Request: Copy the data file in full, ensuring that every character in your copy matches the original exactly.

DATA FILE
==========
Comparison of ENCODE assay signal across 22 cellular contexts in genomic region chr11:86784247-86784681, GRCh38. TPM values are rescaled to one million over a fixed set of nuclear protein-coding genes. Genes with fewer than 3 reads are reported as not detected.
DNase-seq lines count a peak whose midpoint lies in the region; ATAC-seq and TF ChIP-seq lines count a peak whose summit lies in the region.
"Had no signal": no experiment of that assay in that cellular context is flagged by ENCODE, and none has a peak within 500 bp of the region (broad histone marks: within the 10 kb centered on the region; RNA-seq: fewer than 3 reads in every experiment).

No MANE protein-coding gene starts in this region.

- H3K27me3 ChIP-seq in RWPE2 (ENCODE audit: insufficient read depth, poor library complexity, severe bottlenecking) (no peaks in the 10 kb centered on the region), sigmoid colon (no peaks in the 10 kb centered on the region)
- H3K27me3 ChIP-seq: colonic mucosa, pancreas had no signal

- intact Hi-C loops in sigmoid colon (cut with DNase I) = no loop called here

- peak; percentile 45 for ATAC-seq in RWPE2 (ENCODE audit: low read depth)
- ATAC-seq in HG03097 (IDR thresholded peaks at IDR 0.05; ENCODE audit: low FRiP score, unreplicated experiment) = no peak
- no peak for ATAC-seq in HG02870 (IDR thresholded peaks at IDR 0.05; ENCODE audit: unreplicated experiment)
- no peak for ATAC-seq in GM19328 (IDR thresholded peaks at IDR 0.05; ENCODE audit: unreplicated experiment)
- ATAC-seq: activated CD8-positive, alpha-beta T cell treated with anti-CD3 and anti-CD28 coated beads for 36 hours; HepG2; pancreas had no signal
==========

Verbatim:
Comparison of ENCODE assay signal across 22 cellular contexts in genomic region chr11:86784247-86784681, GRCh38. TPM values are rescaled to one million over a fixed set of nuclear protein-coding genes. Genes with fewer than 3 reads are reported as not detected.
DNase-seq lines count a peak whose midpoint lies in the region; ATAC-seq and TF ChIP-seq lines count a peak whose summit lies in the region.
"Had no signal": no experiment of that assay in that cellular context is flagged by ENCODE, and none has a peak within 500 bp of the region (broad histone marks: within the 10 kb centered on the region; RNA-seq: fewer than 3 reads in every experiment).

No MANE protein-coding gene starts in this region.

- H3K27me3 ChIP-seq in RWPE2 (ENCODE audit: insufficient read depth, poor library complexity, severe bottlenecking) (no peaks in the 10 kb centered on the region), sigmoid colon (no peaks in the 10 kb centered on the region)
- H3K27me3 ChIP-seq: colonic mucosa, pancreas had no signal

- intact Hi-C loops in sigmoid colon (cut with DNase I) = no loop called here

- peak; percentile 45 for ATAC-seq in RWPE2 (ENCODE audit: low read depth)
- ATAC-seq in HG03097 (IDR thresholded peaks at IDR 0.05; ENCODE audit: low FRiP score, unreplicated experiment) = no peak
- no peak for ATAC-seq in HG02870 (IDR thresholded peaks at IDR 0.05; ENCODE audit: unreplicated experiment)
- no peak for ATAC-seq in GM19328 (IDR thresholded peaks at IDR 0.05; ENCODE audit: unreplicated experiment)
- ATAC-seq: activated CD8-positive, alpha-beta T cell treated with anti-CD3 and anti-CD28 coated beads for 36 hours; HepG2; pancreas had no signal